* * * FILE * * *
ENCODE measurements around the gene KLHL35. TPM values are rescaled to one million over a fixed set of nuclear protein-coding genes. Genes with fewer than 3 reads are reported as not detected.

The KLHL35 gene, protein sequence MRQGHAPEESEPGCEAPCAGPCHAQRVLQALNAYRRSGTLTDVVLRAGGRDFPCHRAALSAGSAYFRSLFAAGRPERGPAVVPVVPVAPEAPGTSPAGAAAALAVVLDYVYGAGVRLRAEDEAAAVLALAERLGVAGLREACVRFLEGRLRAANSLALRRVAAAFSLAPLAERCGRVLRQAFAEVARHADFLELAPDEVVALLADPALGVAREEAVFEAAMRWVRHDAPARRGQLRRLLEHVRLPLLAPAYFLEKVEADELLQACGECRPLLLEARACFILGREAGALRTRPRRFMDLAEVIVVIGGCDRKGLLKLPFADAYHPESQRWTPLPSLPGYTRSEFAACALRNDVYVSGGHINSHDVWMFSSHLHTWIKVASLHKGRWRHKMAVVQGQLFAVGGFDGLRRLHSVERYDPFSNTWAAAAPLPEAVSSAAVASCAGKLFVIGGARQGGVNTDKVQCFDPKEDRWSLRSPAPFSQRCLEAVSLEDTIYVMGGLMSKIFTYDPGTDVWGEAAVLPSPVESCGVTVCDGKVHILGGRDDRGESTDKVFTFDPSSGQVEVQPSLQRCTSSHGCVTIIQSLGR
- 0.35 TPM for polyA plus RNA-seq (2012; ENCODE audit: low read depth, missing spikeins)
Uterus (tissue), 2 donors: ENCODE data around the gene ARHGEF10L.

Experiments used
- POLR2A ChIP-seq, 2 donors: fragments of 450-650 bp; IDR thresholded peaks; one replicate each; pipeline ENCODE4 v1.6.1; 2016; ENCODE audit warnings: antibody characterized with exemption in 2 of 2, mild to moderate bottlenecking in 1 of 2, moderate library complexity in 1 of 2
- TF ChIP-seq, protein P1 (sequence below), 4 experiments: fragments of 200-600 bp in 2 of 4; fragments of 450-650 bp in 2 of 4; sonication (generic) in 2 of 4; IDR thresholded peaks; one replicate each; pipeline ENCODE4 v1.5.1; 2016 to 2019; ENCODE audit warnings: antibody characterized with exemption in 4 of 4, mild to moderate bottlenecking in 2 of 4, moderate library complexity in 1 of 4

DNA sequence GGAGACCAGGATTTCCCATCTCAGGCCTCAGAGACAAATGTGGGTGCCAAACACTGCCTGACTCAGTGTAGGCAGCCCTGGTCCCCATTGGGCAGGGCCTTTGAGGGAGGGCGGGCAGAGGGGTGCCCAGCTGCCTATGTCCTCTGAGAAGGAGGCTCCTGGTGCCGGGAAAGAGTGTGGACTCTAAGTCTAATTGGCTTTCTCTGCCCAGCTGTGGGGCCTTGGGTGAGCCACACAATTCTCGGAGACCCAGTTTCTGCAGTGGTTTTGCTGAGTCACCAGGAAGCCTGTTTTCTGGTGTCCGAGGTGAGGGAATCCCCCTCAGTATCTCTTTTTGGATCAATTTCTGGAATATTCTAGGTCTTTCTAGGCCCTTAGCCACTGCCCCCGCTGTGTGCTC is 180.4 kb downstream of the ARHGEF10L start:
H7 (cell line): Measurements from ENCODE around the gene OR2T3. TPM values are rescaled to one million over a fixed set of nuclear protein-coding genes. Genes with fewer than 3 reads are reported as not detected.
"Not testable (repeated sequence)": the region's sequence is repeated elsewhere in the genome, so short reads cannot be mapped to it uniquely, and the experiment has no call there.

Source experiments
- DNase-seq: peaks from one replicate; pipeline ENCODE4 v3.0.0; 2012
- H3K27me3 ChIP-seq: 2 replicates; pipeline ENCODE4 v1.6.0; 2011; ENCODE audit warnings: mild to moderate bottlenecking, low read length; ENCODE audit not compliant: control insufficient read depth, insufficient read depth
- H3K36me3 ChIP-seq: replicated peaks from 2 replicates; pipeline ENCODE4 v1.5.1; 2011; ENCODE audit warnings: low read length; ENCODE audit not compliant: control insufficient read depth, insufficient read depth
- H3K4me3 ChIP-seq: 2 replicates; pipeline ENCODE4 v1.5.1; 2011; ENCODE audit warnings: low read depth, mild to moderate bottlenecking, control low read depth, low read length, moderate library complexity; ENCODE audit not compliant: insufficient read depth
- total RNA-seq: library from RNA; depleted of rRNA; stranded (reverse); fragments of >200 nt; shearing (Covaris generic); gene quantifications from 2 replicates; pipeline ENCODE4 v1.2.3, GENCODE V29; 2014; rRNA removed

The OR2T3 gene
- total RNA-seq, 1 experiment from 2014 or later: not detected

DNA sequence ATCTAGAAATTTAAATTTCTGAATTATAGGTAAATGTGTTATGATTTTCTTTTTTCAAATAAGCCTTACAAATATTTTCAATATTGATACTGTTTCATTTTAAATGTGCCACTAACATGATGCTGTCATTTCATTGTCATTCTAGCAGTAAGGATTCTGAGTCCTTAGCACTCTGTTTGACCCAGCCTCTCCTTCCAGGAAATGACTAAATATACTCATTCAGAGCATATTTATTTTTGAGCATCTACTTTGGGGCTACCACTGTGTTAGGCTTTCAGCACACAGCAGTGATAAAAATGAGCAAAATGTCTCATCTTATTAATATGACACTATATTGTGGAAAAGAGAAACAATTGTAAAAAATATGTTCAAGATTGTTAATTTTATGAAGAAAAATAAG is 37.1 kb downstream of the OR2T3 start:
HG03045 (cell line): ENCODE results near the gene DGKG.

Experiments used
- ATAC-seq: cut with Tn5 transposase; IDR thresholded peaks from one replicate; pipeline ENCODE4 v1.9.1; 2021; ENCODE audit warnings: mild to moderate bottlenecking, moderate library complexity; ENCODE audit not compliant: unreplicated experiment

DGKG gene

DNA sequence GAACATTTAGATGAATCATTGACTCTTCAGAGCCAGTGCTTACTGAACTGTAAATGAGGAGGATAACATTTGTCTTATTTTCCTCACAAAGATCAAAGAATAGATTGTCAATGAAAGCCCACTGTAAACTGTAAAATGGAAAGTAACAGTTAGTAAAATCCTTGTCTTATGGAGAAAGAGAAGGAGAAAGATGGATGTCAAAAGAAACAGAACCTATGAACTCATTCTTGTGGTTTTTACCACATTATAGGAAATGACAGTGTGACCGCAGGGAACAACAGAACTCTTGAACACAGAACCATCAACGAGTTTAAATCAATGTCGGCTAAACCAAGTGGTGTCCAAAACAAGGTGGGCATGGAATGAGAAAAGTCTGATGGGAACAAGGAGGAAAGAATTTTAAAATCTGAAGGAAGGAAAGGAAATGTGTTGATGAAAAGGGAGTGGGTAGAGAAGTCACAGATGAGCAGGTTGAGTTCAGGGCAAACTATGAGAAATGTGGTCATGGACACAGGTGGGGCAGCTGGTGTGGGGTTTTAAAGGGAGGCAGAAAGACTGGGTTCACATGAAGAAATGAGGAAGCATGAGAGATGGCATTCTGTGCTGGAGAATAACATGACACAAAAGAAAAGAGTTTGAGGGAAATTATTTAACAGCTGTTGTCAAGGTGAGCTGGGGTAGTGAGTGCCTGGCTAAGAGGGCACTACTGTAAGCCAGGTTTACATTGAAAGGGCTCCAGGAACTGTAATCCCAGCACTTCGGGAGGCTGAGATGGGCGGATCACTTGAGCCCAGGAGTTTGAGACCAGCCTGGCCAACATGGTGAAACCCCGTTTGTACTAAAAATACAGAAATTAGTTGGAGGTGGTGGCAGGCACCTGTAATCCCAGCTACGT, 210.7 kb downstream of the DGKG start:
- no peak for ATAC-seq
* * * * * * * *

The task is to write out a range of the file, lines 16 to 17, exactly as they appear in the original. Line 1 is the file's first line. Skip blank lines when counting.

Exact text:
- total RNA-seq: library from RNA; depleted of rRNA; stranded (reverse); fragments of >200 nt; shearing (Covaris generic); gene quantifications from 2 replicates; pipeline ENCODE4 v1.2.3, GENCODE V29; 2014; rRNA removed

The OR2T3 gene